NSW energy utility company, Ausgrid, will be using the customer feedback results from smart meter trials which begin in October to make a strong business case for the development of further smart grid deployments.
Speaking at the National Smart Grids Forum in Sydney, Ausgrid managing director, George Maltabarow, said the rollout of 30,000 smart meters in NSW would also determine if the devices make the power supply more reliable, reduce peaks in energy demand and help customers lower their electricity bills. The company, formerly known as EnergyAustralia before being sold off by the NSW state government earlier in 2011, was selected to lead the three-year $100 million Smart Cities, Smart Grid project.
The trial will be taking place in five locations throughout NSW including Newcastle, Scone, Ku-ring-gai and the Sydney central business district. Earlier this year, it was announced that Scone would test battery-powered micro grids, employing a five kilowatt zinc-bromine battery about the size of a slim fridge installed outside the house near the electricity meter. In Newcastle, residents will have the option of having a battery-powered smart meter unit or gas fuel cell installed by Ausgrid.
“This work will allow us to share the workings of data and analysis on a range of technologies with the industry and also provide insight for policy standards and future business case discussions," Maltabarow said.
“The customer experience will be dependent on providing [feedback] data and that will inform the industry on the challenges of the network.”
Once the trial is complete, he said the company would look at future innovations such as household energy audits, enhanced retail bill payment options, rebates from electricity networks, and tariffs that involve both a network and retail component.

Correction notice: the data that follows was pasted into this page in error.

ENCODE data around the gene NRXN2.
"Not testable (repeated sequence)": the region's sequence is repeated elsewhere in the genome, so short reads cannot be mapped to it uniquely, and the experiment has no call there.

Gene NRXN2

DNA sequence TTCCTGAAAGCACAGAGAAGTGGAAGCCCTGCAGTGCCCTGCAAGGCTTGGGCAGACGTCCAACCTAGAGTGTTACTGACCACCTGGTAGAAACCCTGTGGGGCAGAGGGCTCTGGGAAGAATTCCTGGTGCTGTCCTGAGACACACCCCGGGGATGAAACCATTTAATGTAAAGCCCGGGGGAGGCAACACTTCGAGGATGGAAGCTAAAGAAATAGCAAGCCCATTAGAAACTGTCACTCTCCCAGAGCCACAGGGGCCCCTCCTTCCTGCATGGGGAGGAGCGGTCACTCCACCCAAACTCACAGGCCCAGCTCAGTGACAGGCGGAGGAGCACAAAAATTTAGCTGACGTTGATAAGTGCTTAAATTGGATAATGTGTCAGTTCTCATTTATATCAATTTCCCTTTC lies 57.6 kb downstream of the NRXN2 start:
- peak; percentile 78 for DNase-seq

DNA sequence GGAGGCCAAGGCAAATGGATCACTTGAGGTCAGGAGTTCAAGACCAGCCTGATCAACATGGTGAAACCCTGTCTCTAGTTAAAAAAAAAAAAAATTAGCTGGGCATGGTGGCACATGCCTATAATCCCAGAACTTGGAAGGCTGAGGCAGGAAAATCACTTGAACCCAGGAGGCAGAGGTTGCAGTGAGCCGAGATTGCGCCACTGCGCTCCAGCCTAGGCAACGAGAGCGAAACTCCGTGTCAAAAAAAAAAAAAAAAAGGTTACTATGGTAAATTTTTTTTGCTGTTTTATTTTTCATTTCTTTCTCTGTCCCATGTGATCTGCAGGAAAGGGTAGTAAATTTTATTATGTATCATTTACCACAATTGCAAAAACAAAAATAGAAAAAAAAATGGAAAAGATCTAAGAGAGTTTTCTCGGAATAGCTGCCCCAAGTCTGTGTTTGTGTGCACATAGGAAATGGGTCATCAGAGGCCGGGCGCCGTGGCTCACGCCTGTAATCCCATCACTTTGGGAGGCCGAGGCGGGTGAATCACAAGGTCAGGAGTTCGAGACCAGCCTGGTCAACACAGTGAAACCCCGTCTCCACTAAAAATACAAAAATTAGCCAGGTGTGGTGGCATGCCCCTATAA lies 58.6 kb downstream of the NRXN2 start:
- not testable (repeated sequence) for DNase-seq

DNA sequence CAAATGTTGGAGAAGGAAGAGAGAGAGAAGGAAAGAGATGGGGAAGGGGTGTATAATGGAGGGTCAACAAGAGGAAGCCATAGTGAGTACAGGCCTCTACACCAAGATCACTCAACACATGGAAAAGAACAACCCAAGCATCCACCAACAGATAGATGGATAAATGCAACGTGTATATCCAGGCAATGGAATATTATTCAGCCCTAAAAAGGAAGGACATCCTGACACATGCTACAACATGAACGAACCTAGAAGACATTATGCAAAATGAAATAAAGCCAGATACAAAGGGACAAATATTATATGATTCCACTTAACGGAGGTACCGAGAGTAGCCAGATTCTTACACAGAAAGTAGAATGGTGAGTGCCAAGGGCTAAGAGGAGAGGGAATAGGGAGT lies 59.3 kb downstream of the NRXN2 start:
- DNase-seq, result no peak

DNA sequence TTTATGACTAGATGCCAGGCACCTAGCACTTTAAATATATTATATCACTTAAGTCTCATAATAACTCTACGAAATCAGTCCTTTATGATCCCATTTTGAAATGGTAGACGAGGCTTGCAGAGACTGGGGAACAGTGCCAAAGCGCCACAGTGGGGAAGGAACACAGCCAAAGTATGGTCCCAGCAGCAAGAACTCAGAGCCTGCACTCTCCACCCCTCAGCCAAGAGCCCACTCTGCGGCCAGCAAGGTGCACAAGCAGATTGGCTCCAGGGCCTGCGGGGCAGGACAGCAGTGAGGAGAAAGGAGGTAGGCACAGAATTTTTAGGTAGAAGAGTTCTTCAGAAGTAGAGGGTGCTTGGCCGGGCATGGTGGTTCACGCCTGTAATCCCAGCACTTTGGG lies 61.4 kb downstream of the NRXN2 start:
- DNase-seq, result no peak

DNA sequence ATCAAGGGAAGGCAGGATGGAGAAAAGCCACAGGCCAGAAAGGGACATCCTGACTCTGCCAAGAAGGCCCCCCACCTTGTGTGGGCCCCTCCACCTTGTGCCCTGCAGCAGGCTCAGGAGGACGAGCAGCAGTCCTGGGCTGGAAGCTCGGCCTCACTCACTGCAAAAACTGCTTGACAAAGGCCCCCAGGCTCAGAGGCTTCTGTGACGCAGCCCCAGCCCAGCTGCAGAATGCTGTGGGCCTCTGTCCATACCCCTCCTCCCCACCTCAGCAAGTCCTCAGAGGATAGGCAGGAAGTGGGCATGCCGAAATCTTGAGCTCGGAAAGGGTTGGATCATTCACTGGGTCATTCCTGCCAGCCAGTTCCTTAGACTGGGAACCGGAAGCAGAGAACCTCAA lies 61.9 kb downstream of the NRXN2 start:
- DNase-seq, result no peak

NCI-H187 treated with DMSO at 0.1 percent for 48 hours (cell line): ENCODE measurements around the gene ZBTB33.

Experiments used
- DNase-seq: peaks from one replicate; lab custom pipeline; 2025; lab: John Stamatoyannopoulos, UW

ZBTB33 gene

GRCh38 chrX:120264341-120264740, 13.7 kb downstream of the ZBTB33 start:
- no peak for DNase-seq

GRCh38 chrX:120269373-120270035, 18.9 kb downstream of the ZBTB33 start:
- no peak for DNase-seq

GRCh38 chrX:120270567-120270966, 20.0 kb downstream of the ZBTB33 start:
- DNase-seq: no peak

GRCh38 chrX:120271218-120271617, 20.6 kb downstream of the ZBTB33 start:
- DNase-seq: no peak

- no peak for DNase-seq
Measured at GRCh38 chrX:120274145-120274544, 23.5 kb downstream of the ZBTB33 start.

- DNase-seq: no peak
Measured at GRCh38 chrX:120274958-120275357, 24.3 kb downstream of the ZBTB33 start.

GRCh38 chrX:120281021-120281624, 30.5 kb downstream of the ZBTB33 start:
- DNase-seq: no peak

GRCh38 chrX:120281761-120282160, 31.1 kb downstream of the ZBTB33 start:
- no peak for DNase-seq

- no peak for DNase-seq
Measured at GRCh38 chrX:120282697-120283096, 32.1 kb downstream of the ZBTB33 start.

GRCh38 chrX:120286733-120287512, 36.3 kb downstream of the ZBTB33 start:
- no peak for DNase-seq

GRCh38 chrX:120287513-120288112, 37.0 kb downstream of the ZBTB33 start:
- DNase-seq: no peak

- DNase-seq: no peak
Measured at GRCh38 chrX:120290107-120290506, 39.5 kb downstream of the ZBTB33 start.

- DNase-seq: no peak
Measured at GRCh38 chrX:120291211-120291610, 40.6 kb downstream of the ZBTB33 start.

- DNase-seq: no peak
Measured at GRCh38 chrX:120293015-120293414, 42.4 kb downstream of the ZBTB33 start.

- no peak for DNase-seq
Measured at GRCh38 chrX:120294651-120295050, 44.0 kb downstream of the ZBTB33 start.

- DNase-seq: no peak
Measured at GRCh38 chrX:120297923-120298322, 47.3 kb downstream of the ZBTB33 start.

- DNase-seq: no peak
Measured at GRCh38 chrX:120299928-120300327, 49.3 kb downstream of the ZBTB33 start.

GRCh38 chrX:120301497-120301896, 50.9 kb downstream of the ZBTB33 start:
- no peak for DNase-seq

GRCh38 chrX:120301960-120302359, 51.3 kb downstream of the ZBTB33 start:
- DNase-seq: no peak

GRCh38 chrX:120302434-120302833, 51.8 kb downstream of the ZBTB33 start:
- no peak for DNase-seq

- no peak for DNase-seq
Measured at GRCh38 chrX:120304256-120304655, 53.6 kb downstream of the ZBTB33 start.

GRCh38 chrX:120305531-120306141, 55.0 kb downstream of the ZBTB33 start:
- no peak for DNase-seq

“Customers with time-based pricing currently save on average $270 per year," he said. "For Smart Grids, Smart City we are going to build on that experience by testing [smart meter] products which will give customers more control over their bills."
As part of its bid to educate customers about smart meters and smart grids, Ausgrid opened a centre at Honeysuckle in Newcastle in September that will keep residents updated during the trial and will be "constantly updated" with new displays, he said.
According to Maltabarow, the smart meter project could have the potential to bring "enormous benefits" to households and electricity networks. However, he said there needs to be changes in the regulation of the electricity market in order to make electricity more affordable.
"As the operator of a network company, managing peak demand is the biggest challenge we face," he said. "The right decisions at a regulatory level for networks to invest in demand management and smart grids [are] the key to keeping costs down in the future."
He also said Ausgrid has made a regulatory change submission to the Australian Energy Market Commission (AEMC) so the industry can respond to the rises in peak demand and the opportunities that might be presented by smart grid technologies.
Maltabarow added that Ausgrid had learnt some lessons from the Victorian smart meter project, which was meant to replace accumulation meters in 2.4 million homes and small businesses with smart meters by 2013. However, the business case for the project was criticised by the state's Auditor-General office, which called for a re-evaluation of the project in 2009.
"In that example, all the meters were deployed but the customers were not getting any benefits," he said.
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